By Clare Murphy
Health reporter, BBC News
Cake maker Mr Kipling's at it, and so is a growing section of the food industry.
Mushrooms have a protein which tastes just like oil
Transforming the constitution of food, or "reformulating" as it is known, is increasingly seen as a key plank in the campaign against obesity. If we can't give up the cakes, the cakes will have to change, the thinking goes.
Industry is starting to move relatively quickly on this front: keen to respond to changing consumer demands for "healthier" products and to protect itself from allegations of fuelling fatness.
At one end of the spectrum, companies are quite simply cutting the amount of unhealthy saturated fats in their food: Walker's Crisps for instance was lauded for starting to cook its crisps in sunseed oil instead of standard cooking fat, slashing the saturated content.
But at the other end, researchers are formulating products which the body processes in quite different ways, taking longer to digest and so keeping you full for longer.
Plus and minus
Taking fat or sugar out of food is not necessarily as straightforward as it sounds.
The product may simply not sit together properly - it is hard for instance to make ice cream bind without sugar, or pastry and chocolate without certain quantities of fat.
And rather than making it healthy, you could actually make it positively dangerous, the Food Standards Agency warns.
Taking too much saturated fat out of meat pies for example can affect the way the water reacts with the meat, and increase the risk of food poisoning. The same is true of cake mixture.
Take too much fat out of cheese and it won't do the things that consumers like it to do, such as bubble, melt and go brown.
Worst of all, it may end up not tasting like cheese, and researchers are agreed that if these products are to work, and genuinely reduce the nation's waistlines, they must be virtually indistinguishable from that which they are supposed to emulate.
Tastes like butter
Premier Foods, which makes Mr Kipling new reduced fat cakes, has its own laboratory working out the science behind reformatting foods.
But the public sector is also heavily involved. The Formulation Engineering Research Centre at the University of Birmingham has been looking at how you replicate the taste and texture of fats.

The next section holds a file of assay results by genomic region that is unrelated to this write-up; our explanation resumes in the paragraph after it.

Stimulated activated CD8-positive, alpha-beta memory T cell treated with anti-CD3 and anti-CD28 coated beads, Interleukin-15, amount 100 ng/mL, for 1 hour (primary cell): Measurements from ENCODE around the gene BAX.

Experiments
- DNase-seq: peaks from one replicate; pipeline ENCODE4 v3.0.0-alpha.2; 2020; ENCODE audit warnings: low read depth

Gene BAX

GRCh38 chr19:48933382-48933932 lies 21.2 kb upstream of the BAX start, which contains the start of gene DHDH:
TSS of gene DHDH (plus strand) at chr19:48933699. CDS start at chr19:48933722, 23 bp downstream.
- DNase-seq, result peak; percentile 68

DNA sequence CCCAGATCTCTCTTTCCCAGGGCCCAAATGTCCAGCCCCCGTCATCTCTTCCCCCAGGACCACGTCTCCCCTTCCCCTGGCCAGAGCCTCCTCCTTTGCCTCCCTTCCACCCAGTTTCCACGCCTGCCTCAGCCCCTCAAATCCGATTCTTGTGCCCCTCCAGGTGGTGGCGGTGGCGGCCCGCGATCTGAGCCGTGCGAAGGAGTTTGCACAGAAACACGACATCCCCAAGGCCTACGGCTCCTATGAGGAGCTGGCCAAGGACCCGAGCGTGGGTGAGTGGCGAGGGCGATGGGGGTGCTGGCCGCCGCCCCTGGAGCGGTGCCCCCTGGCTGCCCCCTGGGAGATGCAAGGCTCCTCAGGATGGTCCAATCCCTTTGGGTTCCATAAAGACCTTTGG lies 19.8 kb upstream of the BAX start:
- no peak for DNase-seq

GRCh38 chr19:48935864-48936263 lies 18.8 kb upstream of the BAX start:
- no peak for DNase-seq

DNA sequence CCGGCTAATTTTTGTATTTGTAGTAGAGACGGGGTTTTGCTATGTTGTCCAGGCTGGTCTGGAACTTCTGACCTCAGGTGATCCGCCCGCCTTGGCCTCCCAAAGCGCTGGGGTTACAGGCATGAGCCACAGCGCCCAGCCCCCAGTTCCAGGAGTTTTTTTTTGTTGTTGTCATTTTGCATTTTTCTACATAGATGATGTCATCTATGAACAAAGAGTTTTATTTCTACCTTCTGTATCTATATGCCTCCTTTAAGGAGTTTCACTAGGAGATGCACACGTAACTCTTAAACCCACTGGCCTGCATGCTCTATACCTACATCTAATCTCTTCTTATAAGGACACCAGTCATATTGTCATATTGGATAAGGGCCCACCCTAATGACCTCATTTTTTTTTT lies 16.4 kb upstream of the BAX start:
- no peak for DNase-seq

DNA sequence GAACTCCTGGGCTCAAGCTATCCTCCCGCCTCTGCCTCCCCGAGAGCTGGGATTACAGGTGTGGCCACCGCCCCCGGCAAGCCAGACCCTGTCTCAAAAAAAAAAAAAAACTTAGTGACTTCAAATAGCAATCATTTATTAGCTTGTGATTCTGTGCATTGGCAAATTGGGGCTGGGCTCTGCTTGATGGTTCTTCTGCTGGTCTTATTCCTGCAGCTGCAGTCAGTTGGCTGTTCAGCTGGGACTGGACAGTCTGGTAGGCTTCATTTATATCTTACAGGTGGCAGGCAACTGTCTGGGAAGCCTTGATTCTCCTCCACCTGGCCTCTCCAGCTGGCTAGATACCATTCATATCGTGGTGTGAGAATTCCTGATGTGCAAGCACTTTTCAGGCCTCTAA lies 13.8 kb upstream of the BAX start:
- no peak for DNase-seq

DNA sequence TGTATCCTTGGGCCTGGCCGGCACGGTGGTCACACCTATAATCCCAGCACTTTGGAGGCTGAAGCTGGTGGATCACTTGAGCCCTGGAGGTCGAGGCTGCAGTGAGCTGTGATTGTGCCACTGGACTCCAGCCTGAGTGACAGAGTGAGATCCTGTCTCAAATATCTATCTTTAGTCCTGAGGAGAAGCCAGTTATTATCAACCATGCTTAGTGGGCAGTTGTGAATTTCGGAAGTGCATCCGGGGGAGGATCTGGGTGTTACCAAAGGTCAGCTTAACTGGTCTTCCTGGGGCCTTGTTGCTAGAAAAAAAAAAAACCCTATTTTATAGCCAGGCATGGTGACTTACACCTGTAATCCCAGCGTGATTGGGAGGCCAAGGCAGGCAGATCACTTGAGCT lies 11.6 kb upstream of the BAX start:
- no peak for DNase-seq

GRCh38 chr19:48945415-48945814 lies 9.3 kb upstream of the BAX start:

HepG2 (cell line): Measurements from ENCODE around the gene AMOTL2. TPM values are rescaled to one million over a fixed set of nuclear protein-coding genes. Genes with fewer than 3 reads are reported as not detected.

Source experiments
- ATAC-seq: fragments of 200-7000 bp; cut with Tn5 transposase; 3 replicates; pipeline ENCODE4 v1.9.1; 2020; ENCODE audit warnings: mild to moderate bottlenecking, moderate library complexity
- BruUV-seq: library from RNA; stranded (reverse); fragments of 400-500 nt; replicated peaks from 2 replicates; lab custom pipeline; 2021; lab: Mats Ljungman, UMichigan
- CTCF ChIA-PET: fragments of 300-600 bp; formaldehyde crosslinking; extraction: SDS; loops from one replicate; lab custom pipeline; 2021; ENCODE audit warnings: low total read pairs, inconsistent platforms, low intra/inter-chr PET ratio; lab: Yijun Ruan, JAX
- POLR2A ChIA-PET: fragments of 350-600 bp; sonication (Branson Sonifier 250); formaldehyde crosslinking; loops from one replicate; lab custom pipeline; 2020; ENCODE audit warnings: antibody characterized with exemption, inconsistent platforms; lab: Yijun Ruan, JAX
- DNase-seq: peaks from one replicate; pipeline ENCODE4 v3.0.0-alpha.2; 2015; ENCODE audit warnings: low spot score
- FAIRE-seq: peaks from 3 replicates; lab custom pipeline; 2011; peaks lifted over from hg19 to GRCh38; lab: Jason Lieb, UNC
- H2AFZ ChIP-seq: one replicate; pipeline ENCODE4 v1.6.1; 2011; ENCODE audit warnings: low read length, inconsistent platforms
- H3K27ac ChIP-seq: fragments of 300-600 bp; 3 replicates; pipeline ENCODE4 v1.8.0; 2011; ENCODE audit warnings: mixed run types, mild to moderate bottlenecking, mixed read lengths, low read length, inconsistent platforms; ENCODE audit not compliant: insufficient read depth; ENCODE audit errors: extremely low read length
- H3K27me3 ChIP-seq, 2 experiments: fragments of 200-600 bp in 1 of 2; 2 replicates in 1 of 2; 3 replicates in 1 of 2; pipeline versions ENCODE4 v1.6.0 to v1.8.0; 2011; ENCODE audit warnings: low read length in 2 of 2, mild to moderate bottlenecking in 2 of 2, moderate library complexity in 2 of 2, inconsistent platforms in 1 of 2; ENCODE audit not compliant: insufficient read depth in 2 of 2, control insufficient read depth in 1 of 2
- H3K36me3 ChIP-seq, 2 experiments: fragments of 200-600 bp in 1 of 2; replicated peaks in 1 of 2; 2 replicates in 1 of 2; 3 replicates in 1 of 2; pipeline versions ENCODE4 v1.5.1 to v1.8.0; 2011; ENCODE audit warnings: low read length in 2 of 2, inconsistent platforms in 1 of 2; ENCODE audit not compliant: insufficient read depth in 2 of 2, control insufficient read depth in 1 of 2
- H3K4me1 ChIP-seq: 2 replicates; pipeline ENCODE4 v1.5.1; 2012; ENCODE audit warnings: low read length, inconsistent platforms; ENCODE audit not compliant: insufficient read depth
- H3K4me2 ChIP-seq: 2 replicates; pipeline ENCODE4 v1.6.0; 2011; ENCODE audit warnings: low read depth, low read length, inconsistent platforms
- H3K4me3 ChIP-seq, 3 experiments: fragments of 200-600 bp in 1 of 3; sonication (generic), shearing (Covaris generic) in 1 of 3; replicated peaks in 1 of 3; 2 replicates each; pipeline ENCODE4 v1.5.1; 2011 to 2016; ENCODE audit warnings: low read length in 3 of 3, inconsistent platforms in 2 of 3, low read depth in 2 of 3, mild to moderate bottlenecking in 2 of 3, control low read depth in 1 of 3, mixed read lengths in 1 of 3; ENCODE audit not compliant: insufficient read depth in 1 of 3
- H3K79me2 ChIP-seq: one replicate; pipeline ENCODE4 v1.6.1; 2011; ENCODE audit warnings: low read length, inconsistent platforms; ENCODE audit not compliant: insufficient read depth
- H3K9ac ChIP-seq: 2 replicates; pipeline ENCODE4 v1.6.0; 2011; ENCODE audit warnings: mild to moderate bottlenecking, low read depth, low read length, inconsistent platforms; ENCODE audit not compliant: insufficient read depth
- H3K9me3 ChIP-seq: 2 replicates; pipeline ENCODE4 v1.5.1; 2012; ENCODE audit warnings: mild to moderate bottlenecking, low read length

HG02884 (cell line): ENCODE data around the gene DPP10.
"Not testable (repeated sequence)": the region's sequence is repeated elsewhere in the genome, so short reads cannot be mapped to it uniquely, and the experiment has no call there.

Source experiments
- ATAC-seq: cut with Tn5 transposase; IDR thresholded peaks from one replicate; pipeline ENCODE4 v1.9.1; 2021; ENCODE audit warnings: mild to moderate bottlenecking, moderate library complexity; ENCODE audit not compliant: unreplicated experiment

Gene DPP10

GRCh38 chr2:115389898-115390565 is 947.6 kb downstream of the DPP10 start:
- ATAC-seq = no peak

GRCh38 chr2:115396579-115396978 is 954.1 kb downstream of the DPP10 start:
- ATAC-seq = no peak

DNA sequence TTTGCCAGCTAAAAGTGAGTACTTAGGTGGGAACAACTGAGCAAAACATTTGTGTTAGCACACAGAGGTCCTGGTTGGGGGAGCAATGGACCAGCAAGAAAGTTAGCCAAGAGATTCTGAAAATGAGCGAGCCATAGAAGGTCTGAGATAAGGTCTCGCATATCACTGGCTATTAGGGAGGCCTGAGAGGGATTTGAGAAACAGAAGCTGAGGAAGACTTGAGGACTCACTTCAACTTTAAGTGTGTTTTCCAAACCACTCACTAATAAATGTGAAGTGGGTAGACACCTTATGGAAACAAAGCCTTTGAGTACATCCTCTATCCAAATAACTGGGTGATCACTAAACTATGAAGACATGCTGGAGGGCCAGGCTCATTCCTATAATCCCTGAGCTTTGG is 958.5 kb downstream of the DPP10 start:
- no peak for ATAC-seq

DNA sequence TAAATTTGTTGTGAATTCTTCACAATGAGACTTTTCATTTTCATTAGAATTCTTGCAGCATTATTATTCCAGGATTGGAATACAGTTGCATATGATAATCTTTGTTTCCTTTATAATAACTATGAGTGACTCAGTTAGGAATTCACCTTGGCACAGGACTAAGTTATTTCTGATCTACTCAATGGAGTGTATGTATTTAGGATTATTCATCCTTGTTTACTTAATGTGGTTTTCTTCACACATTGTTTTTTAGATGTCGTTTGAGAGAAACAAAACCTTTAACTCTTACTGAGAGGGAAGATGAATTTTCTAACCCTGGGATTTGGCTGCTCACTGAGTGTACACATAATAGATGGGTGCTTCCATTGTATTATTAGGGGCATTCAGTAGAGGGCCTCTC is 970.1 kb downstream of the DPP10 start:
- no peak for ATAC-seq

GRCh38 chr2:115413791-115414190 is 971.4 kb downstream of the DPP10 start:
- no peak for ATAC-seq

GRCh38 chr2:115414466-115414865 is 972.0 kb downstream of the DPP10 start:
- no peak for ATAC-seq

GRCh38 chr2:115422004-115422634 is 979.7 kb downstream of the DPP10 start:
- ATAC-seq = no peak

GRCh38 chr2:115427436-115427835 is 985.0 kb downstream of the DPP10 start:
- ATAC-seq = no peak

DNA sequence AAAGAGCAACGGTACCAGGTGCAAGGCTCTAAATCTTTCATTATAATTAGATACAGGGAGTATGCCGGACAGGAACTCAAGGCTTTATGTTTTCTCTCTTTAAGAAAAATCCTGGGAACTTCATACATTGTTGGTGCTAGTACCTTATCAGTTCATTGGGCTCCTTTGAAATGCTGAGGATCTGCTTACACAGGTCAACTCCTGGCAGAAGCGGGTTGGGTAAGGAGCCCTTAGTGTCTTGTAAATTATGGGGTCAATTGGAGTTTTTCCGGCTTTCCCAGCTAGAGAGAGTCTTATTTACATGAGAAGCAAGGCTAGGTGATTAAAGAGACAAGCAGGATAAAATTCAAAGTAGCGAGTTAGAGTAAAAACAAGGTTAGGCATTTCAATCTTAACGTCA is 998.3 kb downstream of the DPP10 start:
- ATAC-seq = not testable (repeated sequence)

One particularly promising avenue is the mushroom. It produces hydrophobins, air cells which protect the fungus from water, but which appear to have the same material properties as oil. And yet they have no calories.
Because there are no legal constraints around using mushroom extract in food - it is already widely available - this is an ingredient which could be "applied across the whole board very soon", said Professor Ian Norton.
"It would be suited to anything that is fabricated - mayonnaises, sauces, ice-creams, anything which has a fat content - the texture and taste would be the same and the calorie content dramatically reduced."
Little by little
But one of the long recognised problems of low-fat foods is how they are used: the fewer the calories, the more you can eat, the mantra goes for some. Others add so much sugar that the calorie content is ultimately not far off that which they were meant to replace.
Scientists are therefore looking into creating foods that actually change the way the stomach empties.
Adding components used in some acid reflux remedies is one option, as these appear to provide a barrier which slows the rate of digestion down.
But there may be limits to how much the consumer will stomach.
Alongside the increasing demand for healthier options is a renewed emphasis on the "natural". This is thought to explain a rise in butter sales in recent years over those of margarine, seen by many as a "chemical" product.
Reformulated food is in any case not the only answer to Britain's obesity woes.
"There's also a very important psychological issue too," says Professor Norton.
"Changing the food is only one part of it, you've got to change the whole range of attitudes towards food too."